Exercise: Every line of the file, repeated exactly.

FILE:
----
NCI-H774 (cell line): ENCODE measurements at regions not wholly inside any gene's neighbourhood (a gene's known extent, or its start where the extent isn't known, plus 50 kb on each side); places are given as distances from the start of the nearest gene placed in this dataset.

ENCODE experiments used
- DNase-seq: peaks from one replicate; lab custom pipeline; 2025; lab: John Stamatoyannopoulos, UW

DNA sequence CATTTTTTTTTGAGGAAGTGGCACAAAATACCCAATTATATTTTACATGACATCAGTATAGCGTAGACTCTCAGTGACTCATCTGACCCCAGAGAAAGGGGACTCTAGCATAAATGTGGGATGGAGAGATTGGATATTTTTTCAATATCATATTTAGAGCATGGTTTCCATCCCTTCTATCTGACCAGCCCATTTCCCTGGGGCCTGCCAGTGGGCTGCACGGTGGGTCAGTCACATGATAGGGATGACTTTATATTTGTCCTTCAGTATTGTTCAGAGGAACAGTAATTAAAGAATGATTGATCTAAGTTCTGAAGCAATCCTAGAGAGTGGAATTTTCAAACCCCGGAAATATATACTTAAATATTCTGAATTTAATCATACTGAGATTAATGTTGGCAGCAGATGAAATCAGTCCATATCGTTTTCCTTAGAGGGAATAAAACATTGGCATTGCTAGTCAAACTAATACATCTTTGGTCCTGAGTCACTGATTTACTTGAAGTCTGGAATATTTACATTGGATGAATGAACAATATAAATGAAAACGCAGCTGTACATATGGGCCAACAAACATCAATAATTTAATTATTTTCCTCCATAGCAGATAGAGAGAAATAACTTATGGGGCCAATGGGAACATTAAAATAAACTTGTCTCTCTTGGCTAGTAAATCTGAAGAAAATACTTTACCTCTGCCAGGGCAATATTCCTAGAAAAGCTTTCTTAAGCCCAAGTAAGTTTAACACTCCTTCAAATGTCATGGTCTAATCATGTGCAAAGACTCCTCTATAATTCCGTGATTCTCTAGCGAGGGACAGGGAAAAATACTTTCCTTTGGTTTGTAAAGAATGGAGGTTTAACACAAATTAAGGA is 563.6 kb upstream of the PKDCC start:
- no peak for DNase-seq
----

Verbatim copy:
NCI-H774 (cell line): ENCODE measurements at regions not wholly inside any gene's neighbourhood (a gene's known extent, or its start where the extent isn't known, plus 50 kb on each side); places are given as distances from the start of the nearest gene placed in this dataset.

ENCODE experiments used
- DNase-seq: peaks from one replicate; lab custom pipeline; 2025; lab: John Stamatoyannopoulos, UW

DNA sequence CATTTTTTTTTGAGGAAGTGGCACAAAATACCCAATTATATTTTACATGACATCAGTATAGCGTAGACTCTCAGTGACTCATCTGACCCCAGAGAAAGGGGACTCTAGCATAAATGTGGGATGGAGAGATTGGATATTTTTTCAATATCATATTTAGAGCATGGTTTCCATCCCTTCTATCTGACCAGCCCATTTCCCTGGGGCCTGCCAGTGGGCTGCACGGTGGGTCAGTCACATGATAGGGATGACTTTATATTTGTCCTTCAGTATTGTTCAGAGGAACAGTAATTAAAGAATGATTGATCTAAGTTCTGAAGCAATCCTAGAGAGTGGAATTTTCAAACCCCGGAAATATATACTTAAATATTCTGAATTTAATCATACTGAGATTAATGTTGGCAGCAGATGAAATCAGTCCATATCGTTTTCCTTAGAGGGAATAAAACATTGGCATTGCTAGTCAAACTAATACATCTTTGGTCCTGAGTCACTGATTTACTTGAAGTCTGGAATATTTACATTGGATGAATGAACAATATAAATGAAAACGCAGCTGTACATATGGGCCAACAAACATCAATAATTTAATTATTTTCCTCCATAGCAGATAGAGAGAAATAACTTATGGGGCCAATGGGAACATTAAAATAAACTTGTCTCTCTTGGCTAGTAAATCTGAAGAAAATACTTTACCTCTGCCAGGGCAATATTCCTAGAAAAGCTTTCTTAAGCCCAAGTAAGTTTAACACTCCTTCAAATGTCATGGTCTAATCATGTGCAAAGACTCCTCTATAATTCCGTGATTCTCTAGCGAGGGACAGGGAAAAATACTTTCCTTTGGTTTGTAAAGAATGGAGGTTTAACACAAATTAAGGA is 563.6 kb upstream of the PKDCC start:
- no peak for DNase-seq